May 01, 2002
Arts and Entertainment
by dan leone
Word is out
WORDS LIKE CLOISTER . I learn them reading poetry by poets with bigger and better vocabularies than mine, which is all poets, every single one of them, even Bubba Paris. Except I never quite exactly learn the words, because to look them up in the dictionary would be so ... unpoetic. I go by sounds, and context, and plow poetically onward.
Does cloistered mean clustered? Or does cloistered mean walled in, a sort of self-imposed seclusion? Sound and context play tug-a-word in my head, until a cloister, to me, at this point in time, based on the last several times I've seen the word in poems (which seems to be the only place it pops up) is a collection of related entities isolated by choice. Like monks, or nuns, or juries.
I'm probably wrong, but I'll be damned if I'm going to be the one to look it up and find out. Words are more useful when you don't exactly know what they mean. Like abstract paintings, which tell the truth way more truthfully than pictures in the newspaper, for example.
Then there are hamburgers, and omelettes, and big bowls of soup. Or better yet: pancakes. If you really really want to get to the heart of a matter not so much to understand it or even to feel it, but to soak it in, to bask in its essence, to be alive with it if that's what you want, you taste it. You don't stand there and stare at it like art, or listen to it like music, or swirl it around in your glass and sniff it like wine, or feel it like someone else's skin. You eat it. I learned this from my chickens. Watching them spend all day every day just scratching and pecking and putting stuff in their beaks. If it's good for them and that could mean food or glass or baked-and-crumbled egg shells it stays in; if it's bad it drops right back out.
(And maybe it's not a question of good or bad, either. I mean, far be it from me to be the president of the United States.)
Did I tell you about when it snowed that one night this winter? The chickens of course had never seen snow before, and at first for a total of about 10 seconds they were afraid to come out of their house into a fresh-fallen half-inch of it. They looked at the weird white stuff, and they looked at one another, and they looked at me, and they looked at the snow again, and then they started eating it.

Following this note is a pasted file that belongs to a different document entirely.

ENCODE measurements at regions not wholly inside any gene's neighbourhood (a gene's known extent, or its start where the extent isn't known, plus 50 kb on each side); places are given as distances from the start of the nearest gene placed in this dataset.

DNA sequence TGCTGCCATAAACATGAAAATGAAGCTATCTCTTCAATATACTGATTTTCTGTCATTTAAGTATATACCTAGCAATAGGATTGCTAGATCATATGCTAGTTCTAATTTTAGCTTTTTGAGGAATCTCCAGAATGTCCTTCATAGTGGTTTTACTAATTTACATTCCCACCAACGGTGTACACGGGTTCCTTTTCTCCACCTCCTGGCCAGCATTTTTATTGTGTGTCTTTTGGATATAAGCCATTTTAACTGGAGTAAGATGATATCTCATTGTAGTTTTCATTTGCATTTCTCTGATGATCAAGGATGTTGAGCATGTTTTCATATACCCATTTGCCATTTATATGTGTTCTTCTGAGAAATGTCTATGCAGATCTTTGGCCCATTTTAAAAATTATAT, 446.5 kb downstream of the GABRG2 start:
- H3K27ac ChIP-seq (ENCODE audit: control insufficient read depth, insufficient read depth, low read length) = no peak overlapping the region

That was when I decided not to knock any more of their heads off. The chickens you get in the store, those no-range ones that have never seen grass, let alone snow, and that live on antibiotics and chemicals, are better for you.
But maybe I'm wrong about that, too.
I didn't like the huevos rancheros at Panchita's #3. They were too good for their own good, with fresh tomatoes and fresh red and yellow pepper slices. But I can't really complain because they're not even on the menu. How I knew to order them was because someone wrote to me and said that Panchita's #3 had the best huevos rancheros in San Fran, or anywhere, but they're not on the menu. It was just my sort of mystery, so I flapped my wings and flew on into it.
My friend Steve Stone got enchiladas which I tasted, and which I liked just fine. Here's the thing: $6.95 for enchiladas, $5.75 for huevos. If that ain't cheap, it's going rate. At any rate, it's 22nd Street and Capp, in the Mission. So what's with the fancy-pants atmosphere?
Ah I can't complain about that, either, because there were (unless I dreamed this detail) paper tablecloths on top of the cloth ones. So I felt pretty much at home, on the surface.
What I can complain about is this: the casamiento, which is basically black beans and rice and creamy stuff all jumbled up in one plop, with a fat pat of cheese on top. I couldn't put my finger on what flavor it was that made me want to open my beak and let it fall back out every time it touched the inside of me. Probably some fancy-pants spice, the name of which I wouldn't look up if I read it in a poem.
Well, it's my own vicissitude (lack of sophistication), I suppose, but everything on the menu, save soups, salads, and appetizers, comes with casamiento even things that aren't on the menu. So as much as I love fresh tomatoes and peppers, I reckon I'll have my huevos rancheros down the way at Chava's, thank you. They give you three eggs to two, a lot more cheesiness, better salsa, better tortillas, and good old refrieds.
Panchita's #3. 3115 22nd St. (at Capp), S.F. (415) 821-6660. Tues.-Sun., 11 a.m.-11 p.m. Takeout available. MasterCard, Visa. Beer and wine. Wheelchair accessible. Dan Leone is the author of Eat This, San Francisco (Sasquatch Books), a collection of Cheap Eats restaurant reviews, and The Meaning of Lunch (Mammoth Books).